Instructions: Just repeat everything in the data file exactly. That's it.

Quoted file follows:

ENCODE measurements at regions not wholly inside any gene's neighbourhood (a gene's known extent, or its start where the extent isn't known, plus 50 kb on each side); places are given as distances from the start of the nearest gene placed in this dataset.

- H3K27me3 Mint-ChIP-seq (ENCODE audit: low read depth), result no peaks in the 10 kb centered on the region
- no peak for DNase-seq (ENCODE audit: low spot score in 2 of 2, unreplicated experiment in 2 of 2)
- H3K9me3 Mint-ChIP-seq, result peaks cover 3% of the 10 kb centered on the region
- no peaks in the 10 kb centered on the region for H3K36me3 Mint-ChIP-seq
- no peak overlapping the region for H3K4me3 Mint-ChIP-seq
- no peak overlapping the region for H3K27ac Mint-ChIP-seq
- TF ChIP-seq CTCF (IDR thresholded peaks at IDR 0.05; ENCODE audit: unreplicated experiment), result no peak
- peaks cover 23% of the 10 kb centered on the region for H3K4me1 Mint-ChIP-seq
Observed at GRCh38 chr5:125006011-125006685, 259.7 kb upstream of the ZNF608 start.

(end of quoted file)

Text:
ENCODE measurements at regions not wholly inside any gene's neighbourhood (a gene's known extent, or its start where the extent isn't known, plus 50 kb on each side); places are given as distances from the start of the nearest gene placed in this dataset.

- H3K27me3 Mint-ChIP-seq (ENCODE audit: low read depth), result no peaks in the 10 kb centered on the region
- no peak for DNase-seq (ENCODE audit: low spot score in 2 of 2, unreplicated experiment in 2 of 2)
- H3K9me3 Mint-ChIP-seq, result peaks cover 3% of the 10 kb centered on the region
- no peaks in the 10 kb centered on the region for H3K36me3 Mint-ChIP-seq
- no peak overlapping the region for H3K4me3 Mint-ChIP-seq
- no peak overlapping the region for H3K27ac Mint-ChIP-seq
- TF ChIP-seq CTCF (IDR thresholded peaks at IDR 0.05; ENCODE audit: unreplicated experiment), result no peak
- peaks cover 23% of the 10 kb centered on the region for H3K4me1 Mint-ChIP-seq
Observed at GRCh38 chr5:125006011-125006685, 259.7 kb upstream of the ZNF608 start.